.WithKeyword(Syntax.Token(SyntaxKind.ClassKeyword))
            .WithModifiers(Syntax.TokenList
              (Syntax.Token(SyntaxKind.PublicKeyword)))
            .AddBaseListTypes(Syntax.ParseTypeName(typeof(T).FullName))
            .WithOpenBraceToken(
              Syntax.Token(
                SyntaxKind.OpenBraceToken))
            .WithCloseBraceToken(
              Syntax.Token(
                SyntaxKind.CloseBraceToken))));

    var currentClass = code.ChildNodes()
        .OfType<ClassDeclarationSyntax>().Single();

    var classWithProperties =
        currentClass.AddMembers(_properties.ToArray());

    var afterReplacement =
        code.ReplaceNode(currentClass, classWithProperties);

    return  afterReplacement.Format().GetFormattedRoot().GetFullText();
  }
}
}


If you inspect the string that is returned from the Perform method you can see that it is a valid C# class declaration.


public class AnyClassImplementingT : PredicateImplementation.IRoadVehicle
{
  public System.String Name
  {
    get
    {
      return (System.String)"Ziggo";
    }
  }

  public System.Int32 WheelCount
  {
    get
    {
      return (System.Int32)4;
    }
  }

  public System.Decimal FuelUsage
  {
    get
    {
      return (System.Decimal)10;
    }
  }

  public PredicateImplementation.IRoadVehicle Backup
  {
    get
    {
      return (PredicateImplementation.IRoadVehicle)
      default(PredicateImplementation.IRoadVehicle);
    }
  }

  public PredicateImplementation.Color Color
  {
    get
    {
      return (PredicateImplementation.Color)1;
    }
  }

  public System.DateTime ManufactureDate
  {
    get
    {
      return (System.DateTime)new DateTime(2010, 10, 1);
    }
  }
}


At last, we can use the scripting engine to compile the code and execute a query against it. The query will be just a command with the new operator.



public class Evaluation<T>
{
  private readonly ICodeAssembling _codeAssembling;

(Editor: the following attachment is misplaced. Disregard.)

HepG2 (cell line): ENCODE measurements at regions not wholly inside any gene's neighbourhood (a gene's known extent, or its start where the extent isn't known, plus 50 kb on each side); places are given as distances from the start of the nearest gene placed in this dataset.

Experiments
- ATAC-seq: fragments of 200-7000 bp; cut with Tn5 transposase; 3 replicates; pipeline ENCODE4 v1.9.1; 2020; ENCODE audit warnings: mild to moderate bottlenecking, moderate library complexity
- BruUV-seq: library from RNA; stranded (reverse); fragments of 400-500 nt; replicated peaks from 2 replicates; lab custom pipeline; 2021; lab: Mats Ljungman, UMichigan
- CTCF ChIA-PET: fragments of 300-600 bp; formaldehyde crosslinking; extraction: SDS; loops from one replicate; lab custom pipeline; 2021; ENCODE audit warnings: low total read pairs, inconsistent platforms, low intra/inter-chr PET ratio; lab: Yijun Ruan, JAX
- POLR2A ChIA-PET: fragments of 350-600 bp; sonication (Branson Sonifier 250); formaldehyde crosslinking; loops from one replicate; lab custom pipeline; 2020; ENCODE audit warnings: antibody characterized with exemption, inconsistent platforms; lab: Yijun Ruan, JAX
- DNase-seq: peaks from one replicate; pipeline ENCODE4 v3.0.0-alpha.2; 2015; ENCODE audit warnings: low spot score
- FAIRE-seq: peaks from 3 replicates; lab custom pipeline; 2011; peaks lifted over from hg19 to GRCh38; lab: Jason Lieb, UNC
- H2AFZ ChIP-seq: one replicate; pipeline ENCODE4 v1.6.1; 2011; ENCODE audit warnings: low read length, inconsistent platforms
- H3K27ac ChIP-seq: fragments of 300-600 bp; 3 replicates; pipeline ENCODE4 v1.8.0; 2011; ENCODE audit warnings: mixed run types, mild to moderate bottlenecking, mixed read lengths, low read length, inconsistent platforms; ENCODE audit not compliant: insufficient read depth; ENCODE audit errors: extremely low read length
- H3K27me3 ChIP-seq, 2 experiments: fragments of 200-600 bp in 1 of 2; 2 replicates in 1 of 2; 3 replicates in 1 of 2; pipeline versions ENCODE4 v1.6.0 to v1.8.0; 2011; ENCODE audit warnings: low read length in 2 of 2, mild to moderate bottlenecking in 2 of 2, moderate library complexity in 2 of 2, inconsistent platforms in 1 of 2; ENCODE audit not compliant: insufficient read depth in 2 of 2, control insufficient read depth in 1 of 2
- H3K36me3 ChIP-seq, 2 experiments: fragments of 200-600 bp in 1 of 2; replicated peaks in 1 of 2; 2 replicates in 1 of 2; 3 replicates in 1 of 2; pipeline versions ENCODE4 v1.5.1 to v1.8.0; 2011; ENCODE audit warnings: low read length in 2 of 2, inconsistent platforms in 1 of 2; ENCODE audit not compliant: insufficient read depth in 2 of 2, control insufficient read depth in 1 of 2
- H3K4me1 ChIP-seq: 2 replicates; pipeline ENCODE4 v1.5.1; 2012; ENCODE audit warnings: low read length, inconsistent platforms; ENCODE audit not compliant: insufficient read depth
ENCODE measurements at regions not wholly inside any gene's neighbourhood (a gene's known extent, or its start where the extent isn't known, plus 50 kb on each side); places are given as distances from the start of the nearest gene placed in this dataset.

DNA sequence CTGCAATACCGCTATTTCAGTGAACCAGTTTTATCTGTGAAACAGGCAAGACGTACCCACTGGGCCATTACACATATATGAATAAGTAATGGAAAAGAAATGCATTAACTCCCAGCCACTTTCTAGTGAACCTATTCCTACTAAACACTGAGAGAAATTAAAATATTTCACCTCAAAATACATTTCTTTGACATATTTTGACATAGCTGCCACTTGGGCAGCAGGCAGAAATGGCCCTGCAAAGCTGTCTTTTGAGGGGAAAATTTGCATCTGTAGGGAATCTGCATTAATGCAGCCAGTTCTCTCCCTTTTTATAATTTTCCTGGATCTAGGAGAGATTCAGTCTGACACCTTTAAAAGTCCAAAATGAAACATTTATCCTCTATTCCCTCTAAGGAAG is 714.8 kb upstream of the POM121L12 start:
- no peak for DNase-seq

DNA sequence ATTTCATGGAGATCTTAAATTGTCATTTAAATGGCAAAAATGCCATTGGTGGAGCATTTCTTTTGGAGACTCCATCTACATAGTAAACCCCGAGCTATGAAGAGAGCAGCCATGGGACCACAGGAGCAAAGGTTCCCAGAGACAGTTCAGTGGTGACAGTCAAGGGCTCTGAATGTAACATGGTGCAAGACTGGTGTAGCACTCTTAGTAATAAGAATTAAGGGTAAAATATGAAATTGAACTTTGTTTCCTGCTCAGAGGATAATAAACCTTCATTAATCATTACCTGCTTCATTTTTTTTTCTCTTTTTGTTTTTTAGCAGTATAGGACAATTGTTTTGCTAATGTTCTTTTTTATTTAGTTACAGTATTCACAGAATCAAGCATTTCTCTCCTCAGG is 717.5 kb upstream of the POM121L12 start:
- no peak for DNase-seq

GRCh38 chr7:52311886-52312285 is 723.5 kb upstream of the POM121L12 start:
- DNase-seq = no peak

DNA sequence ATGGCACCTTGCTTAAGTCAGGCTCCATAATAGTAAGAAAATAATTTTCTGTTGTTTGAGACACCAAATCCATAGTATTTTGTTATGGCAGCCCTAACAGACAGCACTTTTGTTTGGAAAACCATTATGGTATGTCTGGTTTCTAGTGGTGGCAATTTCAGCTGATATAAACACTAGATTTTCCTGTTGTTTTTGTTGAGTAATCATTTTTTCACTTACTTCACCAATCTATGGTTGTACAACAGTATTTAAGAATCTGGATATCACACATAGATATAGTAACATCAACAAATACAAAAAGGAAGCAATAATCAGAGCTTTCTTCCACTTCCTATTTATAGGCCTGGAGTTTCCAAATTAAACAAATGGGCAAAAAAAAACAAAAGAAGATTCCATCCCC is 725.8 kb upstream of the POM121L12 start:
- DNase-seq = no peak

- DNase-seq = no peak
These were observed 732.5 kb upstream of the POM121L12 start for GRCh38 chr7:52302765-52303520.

private readonly ScriptEngine _engine;
  private readonly Session _session;

  public Evaluation(ICodeAssembling codeAssembling)
  {
    _codeAssembling = codeAssembling;
    _engine = new ScriptEngine(importedNamespaces: 
        new[] { "System", typeof(T).Namespace });
    _session = Session.Create();
    _session.AddReference(typeof(T).Assembly);
  }

  public T Run(string query)
  {
    var code = _codeAssembling.Perform();
    _engine.Execute(code, _session);
    var result = _engine.CompileSubmission<T>(query, _session);
    return result.Execute();
  }
}


By calling the CreateMatching method you receive a concrete object with the properties described by the predicate:

Console.WriteLine("Name: {0}", car.Name);
Console.WriteLine("WheelCount: {0}", car.WheelCount);
Console.WriteLine("FuelUsage: {0}", car.FuelUsage);
Console.WriteLine("ManufactureDate: {0}", car.ManufactureDate);
Console.WriteLine("Color: {0}", car.Color);

//Output:

Name: Ziggo
WheelCount: 4
FuelUsage: 10
ManufactureDate: 2010-10-01 00:00:00
Color: Red


The mechanism demonstrates some practical usage of Roslyn along with expressions and reflection to build compilable code. It has now a very limited functionality though might be useful as a starting point. Properties of type Boolean are not supported now because the default ToString call on constant expression creates a camel-cased value of True or False that is not recognized by the C# compiler. There is probably some reason for it related to the .NET languages common specification.